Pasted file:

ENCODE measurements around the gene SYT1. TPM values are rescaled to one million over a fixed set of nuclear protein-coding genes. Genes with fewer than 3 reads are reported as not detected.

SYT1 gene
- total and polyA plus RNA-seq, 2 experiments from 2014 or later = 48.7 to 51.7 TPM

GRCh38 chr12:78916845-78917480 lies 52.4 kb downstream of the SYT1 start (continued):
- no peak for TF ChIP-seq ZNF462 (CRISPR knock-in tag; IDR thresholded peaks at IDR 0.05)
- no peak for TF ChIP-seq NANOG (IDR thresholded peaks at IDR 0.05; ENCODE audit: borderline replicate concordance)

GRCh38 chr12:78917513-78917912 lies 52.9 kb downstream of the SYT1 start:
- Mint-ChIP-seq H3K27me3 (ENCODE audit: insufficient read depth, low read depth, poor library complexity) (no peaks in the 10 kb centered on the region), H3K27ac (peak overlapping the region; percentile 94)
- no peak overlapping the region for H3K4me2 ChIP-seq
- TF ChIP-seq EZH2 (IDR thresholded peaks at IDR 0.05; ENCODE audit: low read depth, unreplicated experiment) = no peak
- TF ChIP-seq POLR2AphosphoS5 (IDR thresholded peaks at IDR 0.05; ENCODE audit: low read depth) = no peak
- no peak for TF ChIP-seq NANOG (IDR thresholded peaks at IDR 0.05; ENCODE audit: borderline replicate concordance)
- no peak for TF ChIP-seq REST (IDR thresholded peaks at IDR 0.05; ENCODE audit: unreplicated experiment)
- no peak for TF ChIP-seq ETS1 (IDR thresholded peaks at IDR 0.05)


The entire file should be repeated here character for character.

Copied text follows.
ENCODE measurements around the gene SYT1. TPM values are rescaled to one million over a fixed set of nuclear protein-coding genes. Genes with fewer than 3 reads are reported as not detected.

SYT1 gene
- total and polyA plus RNA-seq, 2 experiments from 2014 or later = 48.7 to 51.7 TPM

GRCh38 chr12:78916845-78917480 lies 52.4 kb downstream of the SYT1 start (continued):
- no peak for TF ChIP-seq ZNF462 (CRISPR knock-in tag; IDR thresholded peaks at IDR 0.05)
- no peak for TF ChIP-seq NANOG (IDR thresholded peaks at IDR 0.05; ENCODE audit: borderline replicate concordance)

GRCh38 chr12:78917513-78917912 lies 52.9 kb downstream of the SYT1 start:
- Mint-ChIP-seq H3K27me3 (ENCODE audit: insufficient read depth, low read depth, poor library complexity) (no peaks in the 10 kb centered on the region), H3K27ac (peak overlapping the region; percentile 94)
- no peak overlapping the region for H3K4me2 ChIP-seq
- TF ChIP-seq EZH2 (IDR thresholded peaks at IDR 0.05; ENCODE audit: low read depth, unreplicated experiment) = no peak
- TF ChIP-seq POLR2AphosphoS5 (IDR thresholded peaks at IDR 0.05; ENCODE audit: low read depth) = no peak
- no peak for TF ChIP-seq NANOG (IDR thresholded peaks at IDR 0.05; ENCODE audit: borderline replicate concordance)
- no peak for TF ChIP-seq REST (IDR thresholded peaks at IDR 0.05; ENCODE audit: unreplicated experiment)
- no peak for TF ChIP-seq ETS1 (IDR thresholded peaks at IDR 0.05)